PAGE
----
Pensions in divorce

Preparing for an independent future should a relationship break down

When disputes arise within families, emotions run high and rash decisions are made. This is why divorce is an arena fraught with acrimony. But seven in TEN couples don’t consider pensions during divorce proceedings, leaving some women short-changed by £5 billion[1] every year. Research shows that more than half of married people (56%) would fight for a fair share of any jointly owned property, and 36% would want to split their combined savings.

Inheritance Tax

Planning could save a family hundreds of thousands of pounds payable

Effective estate preservation planning could save a family a potential Inheritance Tax (IHT) bill amounting to hundreds of thousands of pounds. IHT planning has become more important than ever, following the Government’s decision to freeze the £325,000 lifetime exemption, with inflation eroding its value every year and subjecting more families to IHT.

Residence nil-rate band

Owning a residence which is left to direct descendants

The Inheritance Tax residence nil-rate band (RNRB) came into effect on 6 April 2017. The RNRB provides an additional nil-rate band where an individual dies on or after 6 April 2017, owning a residence which they leave to direct descendants. During the 2017/2018 tax year, the maximum RNRB available is £100,000. This rises in £25,000 increments in subsequent tax years until it reaches £175,000 in 2020/2021, after which it will be indexed in line with the Consumer Prices Index.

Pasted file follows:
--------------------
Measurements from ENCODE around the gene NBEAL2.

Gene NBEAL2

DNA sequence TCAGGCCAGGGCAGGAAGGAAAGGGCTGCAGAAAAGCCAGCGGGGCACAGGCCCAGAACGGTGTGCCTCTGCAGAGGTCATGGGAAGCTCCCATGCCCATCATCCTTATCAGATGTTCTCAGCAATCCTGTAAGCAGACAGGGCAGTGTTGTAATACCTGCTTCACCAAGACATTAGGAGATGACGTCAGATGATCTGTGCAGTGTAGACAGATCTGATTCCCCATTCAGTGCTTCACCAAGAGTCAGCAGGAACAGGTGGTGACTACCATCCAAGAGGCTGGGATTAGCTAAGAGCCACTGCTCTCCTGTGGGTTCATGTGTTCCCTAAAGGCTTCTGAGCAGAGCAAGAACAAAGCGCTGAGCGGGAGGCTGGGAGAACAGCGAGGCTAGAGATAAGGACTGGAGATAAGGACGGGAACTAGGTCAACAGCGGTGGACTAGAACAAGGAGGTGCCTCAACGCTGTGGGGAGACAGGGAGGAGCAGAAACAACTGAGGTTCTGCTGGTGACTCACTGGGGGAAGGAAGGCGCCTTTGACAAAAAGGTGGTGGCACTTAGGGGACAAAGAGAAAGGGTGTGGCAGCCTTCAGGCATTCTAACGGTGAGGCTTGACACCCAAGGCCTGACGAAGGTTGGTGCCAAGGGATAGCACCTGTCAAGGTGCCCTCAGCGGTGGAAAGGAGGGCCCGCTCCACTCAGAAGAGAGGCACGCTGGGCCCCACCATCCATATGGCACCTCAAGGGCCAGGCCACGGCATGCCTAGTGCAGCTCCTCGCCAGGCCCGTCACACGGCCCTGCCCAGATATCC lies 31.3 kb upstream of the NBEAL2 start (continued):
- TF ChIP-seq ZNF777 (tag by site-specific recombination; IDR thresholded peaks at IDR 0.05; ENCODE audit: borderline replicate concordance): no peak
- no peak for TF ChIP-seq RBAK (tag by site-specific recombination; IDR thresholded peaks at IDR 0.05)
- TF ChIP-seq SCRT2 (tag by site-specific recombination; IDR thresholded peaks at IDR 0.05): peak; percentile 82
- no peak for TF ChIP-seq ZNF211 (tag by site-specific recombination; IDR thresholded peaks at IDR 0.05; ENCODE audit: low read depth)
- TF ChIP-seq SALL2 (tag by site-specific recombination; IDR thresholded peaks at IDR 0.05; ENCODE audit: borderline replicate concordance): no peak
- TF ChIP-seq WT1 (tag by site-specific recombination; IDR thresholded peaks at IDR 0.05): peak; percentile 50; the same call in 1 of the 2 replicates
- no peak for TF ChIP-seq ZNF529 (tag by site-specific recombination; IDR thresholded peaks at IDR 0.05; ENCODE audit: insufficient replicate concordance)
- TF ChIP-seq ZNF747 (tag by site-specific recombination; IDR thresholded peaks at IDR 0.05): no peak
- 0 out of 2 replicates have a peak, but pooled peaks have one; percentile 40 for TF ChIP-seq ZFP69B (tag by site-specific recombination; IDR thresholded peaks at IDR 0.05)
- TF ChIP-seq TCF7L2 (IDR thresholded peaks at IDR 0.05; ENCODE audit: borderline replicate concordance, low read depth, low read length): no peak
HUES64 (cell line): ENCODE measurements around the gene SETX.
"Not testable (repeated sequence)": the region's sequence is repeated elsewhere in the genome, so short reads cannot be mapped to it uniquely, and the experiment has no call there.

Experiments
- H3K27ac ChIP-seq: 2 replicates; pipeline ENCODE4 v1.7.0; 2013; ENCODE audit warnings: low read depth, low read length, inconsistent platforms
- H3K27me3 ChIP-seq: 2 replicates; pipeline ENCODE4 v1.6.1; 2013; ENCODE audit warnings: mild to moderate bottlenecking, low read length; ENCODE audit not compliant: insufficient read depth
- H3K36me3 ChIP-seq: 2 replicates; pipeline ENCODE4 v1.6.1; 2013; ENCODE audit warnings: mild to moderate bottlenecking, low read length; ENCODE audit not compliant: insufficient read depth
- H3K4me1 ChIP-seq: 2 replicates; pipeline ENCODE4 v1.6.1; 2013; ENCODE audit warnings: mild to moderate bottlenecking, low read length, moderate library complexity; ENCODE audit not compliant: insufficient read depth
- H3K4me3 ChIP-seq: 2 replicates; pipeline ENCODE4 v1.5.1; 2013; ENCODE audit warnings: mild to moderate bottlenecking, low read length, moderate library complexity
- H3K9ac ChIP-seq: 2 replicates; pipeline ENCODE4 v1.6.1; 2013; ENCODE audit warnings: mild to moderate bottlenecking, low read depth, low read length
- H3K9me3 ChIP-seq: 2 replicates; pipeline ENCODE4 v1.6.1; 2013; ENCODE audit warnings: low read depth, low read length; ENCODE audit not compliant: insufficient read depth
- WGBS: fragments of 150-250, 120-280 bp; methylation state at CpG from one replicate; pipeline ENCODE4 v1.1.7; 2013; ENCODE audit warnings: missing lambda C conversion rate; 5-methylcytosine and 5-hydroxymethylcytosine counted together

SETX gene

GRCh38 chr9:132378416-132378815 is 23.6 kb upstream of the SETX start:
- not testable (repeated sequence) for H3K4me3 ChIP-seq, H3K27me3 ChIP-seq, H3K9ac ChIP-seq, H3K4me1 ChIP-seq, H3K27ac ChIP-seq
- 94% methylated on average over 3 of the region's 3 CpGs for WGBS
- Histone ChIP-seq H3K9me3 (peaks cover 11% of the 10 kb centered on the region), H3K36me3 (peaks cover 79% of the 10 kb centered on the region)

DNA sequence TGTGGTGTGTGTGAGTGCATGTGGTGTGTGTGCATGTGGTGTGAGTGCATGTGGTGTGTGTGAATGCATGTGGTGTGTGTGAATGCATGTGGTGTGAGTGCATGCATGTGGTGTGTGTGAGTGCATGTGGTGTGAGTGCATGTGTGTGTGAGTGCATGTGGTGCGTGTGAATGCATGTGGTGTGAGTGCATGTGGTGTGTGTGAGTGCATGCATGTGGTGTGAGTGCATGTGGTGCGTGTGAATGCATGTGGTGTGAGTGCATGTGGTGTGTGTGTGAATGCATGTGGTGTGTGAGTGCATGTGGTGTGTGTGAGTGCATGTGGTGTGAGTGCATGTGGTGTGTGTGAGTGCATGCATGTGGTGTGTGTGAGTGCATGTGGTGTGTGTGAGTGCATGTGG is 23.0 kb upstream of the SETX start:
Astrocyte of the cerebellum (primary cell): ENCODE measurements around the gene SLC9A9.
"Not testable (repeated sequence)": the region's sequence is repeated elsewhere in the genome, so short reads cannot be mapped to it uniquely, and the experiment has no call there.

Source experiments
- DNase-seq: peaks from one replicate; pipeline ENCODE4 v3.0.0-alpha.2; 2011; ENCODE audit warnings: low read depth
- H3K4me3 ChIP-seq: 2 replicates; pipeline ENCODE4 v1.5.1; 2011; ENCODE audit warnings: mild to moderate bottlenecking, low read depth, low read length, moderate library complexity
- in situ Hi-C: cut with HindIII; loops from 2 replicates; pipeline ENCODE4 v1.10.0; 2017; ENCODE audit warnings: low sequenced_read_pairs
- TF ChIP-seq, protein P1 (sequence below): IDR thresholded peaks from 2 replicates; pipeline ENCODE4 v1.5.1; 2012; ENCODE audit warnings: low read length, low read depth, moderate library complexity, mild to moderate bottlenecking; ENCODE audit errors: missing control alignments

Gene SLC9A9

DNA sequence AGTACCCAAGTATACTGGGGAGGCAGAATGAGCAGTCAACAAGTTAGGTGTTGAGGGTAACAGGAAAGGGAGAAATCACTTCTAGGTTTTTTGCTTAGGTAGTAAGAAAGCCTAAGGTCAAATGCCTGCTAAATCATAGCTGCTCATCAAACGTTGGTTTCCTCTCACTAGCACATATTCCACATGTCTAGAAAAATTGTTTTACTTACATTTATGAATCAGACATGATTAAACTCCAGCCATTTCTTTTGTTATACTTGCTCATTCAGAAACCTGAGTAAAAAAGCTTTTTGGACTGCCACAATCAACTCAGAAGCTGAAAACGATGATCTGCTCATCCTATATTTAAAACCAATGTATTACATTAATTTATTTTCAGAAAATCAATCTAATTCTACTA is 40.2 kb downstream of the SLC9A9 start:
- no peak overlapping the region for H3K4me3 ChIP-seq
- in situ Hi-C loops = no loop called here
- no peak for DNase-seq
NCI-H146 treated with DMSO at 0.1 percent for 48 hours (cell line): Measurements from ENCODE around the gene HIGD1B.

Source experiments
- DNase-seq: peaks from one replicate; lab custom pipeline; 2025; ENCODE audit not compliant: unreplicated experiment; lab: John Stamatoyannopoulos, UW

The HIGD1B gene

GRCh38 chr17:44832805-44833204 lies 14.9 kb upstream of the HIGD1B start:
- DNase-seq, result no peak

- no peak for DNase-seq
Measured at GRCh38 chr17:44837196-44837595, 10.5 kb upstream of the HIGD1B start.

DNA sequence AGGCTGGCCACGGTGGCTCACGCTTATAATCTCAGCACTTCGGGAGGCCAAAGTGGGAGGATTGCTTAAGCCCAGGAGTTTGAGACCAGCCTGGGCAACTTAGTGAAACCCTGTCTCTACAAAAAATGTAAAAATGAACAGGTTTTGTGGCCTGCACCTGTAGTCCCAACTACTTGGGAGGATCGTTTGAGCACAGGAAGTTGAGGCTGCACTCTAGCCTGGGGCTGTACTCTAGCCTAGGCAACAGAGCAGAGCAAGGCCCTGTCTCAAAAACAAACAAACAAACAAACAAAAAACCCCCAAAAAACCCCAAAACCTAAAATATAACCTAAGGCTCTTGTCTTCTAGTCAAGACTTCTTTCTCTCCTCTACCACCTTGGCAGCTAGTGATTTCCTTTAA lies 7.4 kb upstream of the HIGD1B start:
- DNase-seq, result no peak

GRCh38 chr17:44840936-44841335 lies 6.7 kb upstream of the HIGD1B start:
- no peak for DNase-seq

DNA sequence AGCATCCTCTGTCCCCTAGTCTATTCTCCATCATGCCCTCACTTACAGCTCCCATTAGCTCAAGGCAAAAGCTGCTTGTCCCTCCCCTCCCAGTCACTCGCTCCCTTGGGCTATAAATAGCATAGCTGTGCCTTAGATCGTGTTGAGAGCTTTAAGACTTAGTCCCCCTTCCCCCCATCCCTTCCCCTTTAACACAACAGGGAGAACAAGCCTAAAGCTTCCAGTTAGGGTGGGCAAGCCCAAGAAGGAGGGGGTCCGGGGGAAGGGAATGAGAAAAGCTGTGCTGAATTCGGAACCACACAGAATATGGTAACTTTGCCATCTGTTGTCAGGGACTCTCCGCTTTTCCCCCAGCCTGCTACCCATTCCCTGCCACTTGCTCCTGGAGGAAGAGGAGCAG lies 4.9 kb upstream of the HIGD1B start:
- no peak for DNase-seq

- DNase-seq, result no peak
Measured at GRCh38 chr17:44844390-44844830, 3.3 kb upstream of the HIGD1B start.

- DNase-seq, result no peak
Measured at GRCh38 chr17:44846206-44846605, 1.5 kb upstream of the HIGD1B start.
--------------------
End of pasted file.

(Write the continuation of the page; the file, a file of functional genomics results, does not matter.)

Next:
Lifetime transfers

Potential implications of such gifts with regard to Inheritance Tax

Some people like to transfer some of their assets whilst they are alive – these are known as ‘lifetime transfers’. Whilst we are all free to do this whenever we want, it is important to be aware of the potential implications of such gifts with regard to Inheritance Tax. The two main types are potentially exempt transfers (PETs) and chargeable lifetime transfers (CLTs).

Making a Will

Failure to take action could compromise the long-term financial security of the family

If a person wants to be sure their wishes will be met after they die, then it’s important to have a Will. A Will is the only way to make sure savings and possessions forming an estate go to the people and causes that the person cares about. Unmarried partners, including same-sex couples who don’t have a registered civil partnership, have no right to inherit if there is no Will. One of the main reasons also for drawing up a Will is to mitigate a potential Inheritance Tax liability.